Vishera is a heavy redesign of Zambezi. It is not exactly a new chip, but the differences between it and Zambezi are significant. Nearly every aspect of the design has been addressed, and a lot more time has been spent on layout and timings. Looking at the image below, we see exactly how much has been added to Vishera to improve overall performance. There are a lot of little additions throughout the entire design, and the hope is that all of these little changes will add up to a far better performing product.
Not to oversimplify, but AMD had to make Zambezi a bit more leaky when it comes to transistors. They did this to get the chip working close to the design specifications. I believe the original target for the 4 module/8 core top end chip was 4GHz, but in the end the FX-8150 was released at 3.6 GHz with a 125 watt TDP rating. So right off the bat relative performance of this part is going to be lower than original expectations. Per clock performance again took a hit when AMD had to loosen up timings between different components and caches to again get the CPUs to work on a more consistent basis. These two factors allowed AMD to improve overall yields and bins, but the price excised for these changes was performance and power consumption/heat production.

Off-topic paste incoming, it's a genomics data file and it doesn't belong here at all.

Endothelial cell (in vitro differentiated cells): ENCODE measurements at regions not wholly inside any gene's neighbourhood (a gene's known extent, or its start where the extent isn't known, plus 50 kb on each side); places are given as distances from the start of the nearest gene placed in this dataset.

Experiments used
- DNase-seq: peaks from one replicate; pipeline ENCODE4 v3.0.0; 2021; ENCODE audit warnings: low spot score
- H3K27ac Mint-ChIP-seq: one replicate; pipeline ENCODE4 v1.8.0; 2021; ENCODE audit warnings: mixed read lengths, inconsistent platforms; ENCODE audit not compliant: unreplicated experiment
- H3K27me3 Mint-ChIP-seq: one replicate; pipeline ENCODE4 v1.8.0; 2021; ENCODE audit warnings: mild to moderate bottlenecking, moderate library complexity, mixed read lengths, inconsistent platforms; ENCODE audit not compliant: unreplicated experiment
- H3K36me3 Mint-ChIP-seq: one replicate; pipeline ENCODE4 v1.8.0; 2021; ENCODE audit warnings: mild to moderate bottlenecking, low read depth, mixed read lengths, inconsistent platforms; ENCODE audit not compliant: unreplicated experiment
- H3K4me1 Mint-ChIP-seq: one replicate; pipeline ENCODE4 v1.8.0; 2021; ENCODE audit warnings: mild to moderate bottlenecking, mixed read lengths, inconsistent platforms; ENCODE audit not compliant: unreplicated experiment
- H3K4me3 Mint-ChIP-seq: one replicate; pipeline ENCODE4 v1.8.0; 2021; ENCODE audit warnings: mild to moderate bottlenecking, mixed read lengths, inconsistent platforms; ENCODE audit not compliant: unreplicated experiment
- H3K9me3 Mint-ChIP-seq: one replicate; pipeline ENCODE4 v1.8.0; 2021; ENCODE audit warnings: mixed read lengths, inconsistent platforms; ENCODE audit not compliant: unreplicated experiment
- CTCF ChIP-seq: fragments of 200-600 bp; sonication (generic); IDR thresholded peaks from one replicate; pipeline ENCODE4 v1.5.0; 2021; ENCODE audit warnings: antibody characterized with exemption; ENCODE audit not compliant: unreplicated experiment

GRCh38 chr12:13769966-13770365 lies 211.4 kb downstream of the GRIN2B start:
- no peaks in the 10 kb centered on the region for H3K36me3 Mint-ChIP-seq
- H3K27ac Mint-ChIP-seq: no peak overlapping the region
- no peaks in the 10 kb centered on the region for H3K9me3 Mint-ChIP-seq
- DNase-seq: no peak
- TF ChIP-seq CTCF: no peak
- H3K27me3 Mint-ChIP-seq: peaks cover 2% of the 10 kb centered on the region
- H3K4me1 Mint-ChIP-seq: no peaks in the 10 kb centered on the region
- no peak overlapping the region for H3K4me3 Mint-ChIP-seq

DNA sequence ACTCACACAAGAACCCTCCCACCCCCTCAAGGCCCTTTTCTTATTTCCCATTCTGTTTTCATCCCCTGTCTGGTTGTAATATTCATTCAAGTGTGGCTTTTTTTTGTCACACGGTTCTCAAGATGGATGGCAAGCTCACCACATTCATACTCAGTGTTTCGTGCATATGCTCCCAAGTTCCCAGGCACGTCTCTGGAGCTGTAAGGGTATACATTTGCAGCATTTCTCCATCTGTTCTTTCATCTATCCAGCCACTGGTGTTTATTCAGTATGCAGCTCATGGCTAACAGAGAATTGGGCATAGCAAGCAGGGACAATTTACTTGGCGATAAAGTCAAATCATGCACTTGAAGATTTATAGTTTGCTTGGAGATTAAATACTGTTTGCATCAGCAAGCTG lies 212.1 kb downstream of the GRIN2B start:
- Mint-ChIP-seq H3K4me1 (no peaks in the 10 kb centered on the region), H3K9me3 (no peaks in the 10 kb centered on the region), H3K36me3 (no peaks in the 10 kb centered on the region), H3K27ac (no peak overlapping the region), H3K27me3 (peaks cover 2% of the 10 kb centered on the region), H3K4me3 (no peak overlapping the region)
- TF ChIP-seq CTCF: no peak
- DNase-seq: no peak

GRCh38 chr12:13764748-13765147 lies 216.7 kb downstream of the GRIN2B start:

AMD essentially went over Zambezi with a fine toothed comb. Not only did they implement the improvements as listed above, but they also fixed a lot of the timing issues. On top of that they were able to reduce the overall leakage (though I am again being way too general here) by replacing soft-edge flip-flops (jitter tolerant designs which increased power consumption) with hard-edge flip-flops (more hand tuned designs which show improved power characteristics). All indications point to the original Bulldozer being highly automated in design while Piledriver shows a greater amount of hand tuning.
The changes in Piledriver are not only designed around increased IPC, multi-core efficiency, and power consumption. AMD added in support for FMA3 (Intel’s response to AMD’s FMA4) as well as F16C extensions (converts between 16 bit floating point and 32 bit floating point). AMD now covers all of the major new extensions that are currently available.
Looking over it all, I think we can view Vishera as what Zambezi should have been. While Zambezi was not exactly stillborn, it was more than a tad under-cooked. Vishera is a much more competent design, and it hits all of the original specifications set for Zambezi. It is just unfortunate that it is essentially a year later than what many had hoped for. As such, it now has to compete with the latest Intel Ivy Bridge products. We could probably go on for ages with all of the changes that AMD did, but in the end we have a part that is much closer to expectations than what we have seen so far.
Each Piledriver module that is included in Vishera is comprised of four x86 decode units, two integer execution units, a single 2 x 128 bit shared floating point/MMX/SSE/AVX unit, and 2 MB of L2 cache. In the fully functional Vishera CPU, there will be four modules and 8 MB of L2 cache available to the units.